9. What’s your image editing workflow?
Basically, it goes like this: camera>computer>Photo Mechanic (delete the bad, rename, add IPTC data)>External Hard Drives. Editing is typically done at a later time when a particular image is needed. This question can not be answered fully in a paragraph or two. It needs an entire article to be explained properly.
10. What lenses do you use most often, and why?
The versatility of Nikon's 80-400mm VR lens is without equal when it comes to photographing wildlife. I use this lens 99-percent of the time. Those times when a wide angle shot is called for, my 18-55mm lens does the trick. That's it!
11. Besides a camera & lens, what’s the one piece of gear you can’t do without?
My PackSeat. It weighs 26 ounces, comes with its own carrying bag that always stays attached, and folds into a compact package. Best of all, it's 21-inches high - higher than most three-legged camp stools.
I'll always have it with me when photographing elk, Sandhill Cranes, and Snow Geese. In other words, any place where there is a lot of waiting.
12. When you’re making an image, what is it you’re trying to achieve? What specific things are you trying to accomplish?
Although I love portraits, I'm always looking for action and new ways of portraying my subjects. I really love, what I call, the environmental wildlife photograph . . . an image of one of my wild brothers and sisters portrayed in the midst of a breathtaking landscape.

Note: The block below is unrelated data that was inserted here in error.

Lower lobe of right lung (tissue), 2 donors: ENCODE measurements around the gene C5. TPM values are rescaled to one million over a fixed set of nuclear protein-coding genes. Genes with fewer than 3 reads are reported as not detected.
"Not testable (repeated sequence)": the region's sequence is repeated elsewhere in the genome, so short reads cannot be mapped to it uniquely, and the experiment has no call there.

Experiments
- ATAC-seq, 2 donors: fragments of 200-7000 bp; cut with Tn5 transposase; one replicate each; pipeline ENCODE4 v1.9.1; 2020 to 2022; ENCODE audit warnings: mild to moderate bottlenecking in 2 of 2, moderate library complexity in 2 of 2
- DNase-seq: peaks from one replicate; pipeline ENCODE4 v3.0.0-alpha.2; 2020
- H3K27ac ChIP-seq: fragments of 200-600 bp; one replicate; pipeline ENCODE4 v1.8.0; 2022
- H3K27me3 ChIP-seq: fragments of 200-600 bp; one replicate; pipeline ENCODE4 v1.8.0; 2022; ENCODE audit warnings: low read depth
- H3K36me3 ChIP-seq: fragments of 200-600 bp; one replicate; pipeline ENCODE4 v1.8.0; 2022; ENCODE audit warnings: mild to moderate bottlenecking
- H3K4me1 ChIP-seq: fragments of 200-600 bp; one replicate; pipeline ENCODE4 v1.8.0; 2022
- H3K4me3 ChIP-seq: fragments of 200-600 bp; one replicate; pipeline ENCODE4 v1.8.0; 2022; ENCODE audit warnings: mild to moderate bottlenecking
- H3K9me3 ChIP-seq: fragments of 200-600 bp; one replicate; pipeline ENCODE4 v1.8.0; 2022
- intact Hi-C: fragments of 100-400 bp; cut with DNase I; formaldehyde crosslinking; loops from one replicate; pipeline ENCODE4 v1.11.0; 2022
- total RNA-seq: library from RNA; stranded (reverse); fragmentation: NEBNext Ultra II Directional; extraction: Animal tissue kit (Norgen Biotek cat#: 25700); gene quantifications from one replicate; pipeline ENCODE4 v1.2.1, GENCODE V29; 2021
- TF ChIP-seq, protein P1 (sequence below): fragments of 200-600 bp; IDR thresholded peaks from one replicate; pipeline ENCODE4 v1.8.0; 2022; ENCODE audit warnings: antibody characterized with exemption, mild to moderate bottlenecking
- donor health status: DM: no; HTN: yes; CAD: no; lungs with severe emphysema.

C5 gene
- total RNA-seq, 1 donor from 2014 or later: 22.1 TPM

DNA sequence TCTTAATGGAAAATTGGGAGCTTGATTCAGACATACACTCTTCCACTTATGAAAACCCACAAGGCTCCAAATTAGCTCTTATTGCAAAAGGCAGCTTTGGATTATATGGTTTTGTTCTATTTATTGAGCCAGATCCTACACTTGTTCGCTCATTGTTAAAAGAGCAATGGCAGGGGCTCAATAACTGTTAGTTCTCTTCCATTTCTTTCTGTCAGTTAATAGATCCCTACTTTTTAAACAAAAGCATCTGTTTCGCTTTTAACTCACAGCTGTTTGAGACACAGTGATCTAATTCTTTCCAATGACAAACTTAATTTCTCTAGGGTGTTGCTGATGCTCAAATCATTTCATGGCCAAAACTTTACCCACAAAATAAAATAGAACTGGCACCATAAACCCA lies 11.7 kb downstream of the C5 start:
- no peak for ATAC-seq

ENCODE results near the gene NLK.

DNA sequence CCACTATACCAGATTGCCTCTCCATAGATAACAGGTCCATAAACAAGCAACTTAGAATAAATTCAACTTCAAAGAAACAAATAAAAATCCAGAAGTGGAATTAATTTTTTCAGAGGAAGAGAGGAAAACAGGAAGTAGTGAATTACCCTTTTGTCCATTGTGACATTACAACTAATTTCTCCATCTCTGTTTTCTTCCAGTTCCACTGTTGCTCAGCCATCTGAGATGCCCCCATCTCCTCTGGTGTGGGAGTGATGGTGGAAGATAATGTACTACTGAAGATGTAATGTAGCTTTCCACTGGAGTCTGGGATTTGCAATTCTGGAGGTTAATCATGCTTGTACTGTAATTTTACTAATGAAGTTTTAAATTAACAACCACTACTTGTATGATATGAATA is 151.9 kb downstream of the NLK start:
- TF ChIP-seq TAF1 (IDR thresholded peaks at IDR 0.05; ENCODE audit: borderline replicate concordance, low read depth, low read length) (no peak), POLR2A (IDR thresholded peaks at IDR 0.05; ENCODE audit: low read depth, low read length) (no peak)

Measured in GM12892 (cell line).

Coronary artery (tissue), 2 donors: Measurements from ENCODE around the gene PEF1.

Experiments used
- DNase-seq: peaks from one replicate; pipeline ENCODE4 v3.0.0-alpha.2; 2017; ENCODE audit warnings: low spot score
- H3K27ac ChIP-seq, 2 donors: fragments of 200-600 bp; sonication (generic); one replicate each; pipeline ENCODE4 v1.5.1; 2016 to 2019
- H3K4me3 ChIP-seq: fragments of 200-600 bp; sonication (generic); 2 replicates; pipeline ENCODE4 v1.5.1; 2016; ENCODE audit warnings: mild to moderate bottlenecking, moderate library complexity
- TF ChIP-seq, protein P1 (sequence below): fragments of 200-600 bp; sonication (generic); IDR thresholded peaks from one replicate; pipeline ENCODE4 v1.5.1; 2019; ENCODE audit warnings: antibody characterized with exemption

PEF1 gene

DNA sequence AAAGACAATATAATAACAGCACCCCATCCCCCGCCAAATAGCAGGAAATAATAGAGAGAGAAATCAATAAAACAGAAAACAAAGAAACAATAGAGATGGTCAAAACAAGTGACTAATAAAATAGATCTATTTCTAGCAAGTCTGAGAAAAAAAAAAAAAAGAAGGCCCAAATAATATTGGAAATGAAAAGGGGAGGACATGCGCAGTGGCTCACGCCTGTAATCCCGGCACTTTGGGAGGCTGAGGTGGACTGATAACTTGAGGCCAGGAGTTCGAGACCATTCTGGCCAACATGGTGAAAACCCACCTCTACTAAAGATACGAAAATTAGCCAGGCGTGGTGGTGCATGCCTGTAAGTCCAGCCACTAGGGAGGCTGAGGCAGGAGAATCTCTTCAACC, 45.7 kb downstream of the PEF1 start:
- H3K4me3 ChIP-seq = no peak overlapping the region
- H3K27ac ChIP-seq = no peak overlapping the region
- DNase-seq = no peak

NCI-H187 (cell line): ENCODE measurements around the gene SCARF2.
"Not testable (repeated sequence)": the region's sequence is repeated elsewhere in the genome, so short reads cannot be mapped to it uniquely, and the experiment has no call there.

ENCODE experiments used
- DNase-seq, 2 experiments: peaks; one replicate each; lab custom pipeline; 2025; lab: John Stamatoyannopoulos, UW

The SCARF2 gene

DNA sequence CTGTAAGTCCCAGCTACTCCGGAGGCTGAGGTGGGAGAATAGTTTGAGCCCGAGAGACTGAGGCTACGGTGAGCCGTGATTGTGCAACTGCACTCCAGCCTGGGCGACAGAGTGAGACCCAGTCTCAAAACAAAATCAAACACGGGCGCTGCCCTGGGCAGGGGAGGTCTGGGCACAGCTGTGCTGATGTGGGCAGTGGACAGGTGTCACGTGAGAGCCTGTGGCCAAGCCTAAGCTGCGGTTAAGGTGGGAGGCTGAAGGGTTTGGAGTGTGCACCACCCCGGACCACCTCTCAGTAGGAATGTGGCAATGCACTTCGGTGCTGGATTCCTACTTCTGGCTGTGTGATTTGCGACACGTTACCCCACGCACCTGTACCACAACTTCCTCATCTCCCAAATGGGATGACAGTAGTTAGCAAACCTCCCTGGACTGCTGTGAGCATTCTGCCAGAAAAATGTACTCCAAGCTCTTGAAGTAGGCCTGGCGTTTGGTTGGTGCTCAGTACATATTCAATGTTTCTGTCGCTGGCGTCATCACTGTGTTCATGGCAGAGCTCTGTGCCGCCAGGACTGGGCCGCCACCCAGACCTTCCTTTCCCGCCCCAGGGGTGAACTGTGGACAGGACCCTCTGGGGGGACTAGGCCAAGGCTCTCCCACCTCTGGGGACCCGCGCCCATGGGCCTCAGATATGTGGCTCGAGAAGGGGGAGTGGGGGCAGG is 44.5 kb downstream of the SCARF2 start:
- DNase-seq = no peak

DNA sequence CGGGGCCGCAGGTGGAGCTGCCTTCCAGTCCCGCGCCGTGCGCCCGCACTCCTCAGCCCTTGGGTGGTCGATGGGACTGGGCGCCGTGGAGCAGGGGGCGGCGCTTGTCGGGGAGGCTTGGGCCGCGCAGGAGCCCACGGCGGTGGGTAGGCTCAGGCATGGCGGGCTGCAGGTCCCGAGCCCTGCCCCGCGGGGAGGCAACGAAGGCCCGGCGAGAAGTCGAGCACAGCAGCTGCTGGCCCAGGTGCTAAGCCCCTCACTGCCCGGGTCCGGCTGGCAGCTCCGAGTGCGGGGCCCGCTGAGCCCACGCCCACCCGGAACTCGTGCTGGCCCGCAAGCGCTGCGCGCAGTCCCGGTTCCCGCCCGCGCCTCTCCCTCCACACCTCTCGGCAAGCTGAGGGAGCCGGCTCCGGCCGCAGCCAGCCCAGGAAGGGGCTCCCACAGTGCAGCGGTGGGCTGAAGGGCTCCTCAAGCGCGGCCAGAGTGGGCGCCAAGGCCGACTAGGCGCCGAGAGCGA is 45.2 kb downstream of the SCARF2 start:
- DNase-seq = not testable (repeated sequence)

13. Are there any books, videos, instructional material that you would recommend to new photographers?
I very seldom read how-to photography books or magazines any more. Therefore, I'm not able to offer any recommendations along that line. However, any of the books written by Ansel Adams would certainly be worth while.
14. What’s the image you’re most proud of?
I currently have two - Winter Fury and Distant Thunder. The former features a wild horse stallion running in the snow. The later depicts a brown bear, back lit and standing alongside a stream with dark clouds overhead, indicating an approaching storm.
15. Do you have a particular “look” or style to your images?
Yes. Can I tell you what it is? No! I believe that is something others see when they view the work of an artist.
16. What’s the best piece of nature photography-related gear you have?
My Nikon 80-400mm VR lens.
17. Who were your photographic inspirations?
Leonard Lee Roo III and Erwin Bauer. I've actually had the honor to know both of these individuals. I first met Lenny many years ago in San Diego at a NANPA Summit. Joe, and his wife Peggy, were shooting in Denali when I met them. Peggy invited me into their RV where I had the opportunity to sit and talk with both of them.
18. Anyone’s work you find particularly impressive today?
I love the environmental wildlife photography of Tom Mangelsen, who happens to be a good friend. I also like some of Art Wolfe's older wildlife imagery.
19. Any embarrassing photography stories you’d be willing to share?
The only thing that comes to mind is sometimes forgetting the names of participants on my workshops. I may know them at the beginning of a workshop, but on occasion have forgotten them a few days later.
20. What’s in your camera bag?
Nikon D2xs (primary camera), Nikon D1x (backup), Nikon 80-400mm VR lens, Nikon 18mm-55mm VR lens, SB80 flash, Flash X-tender (aka: Better Beamer).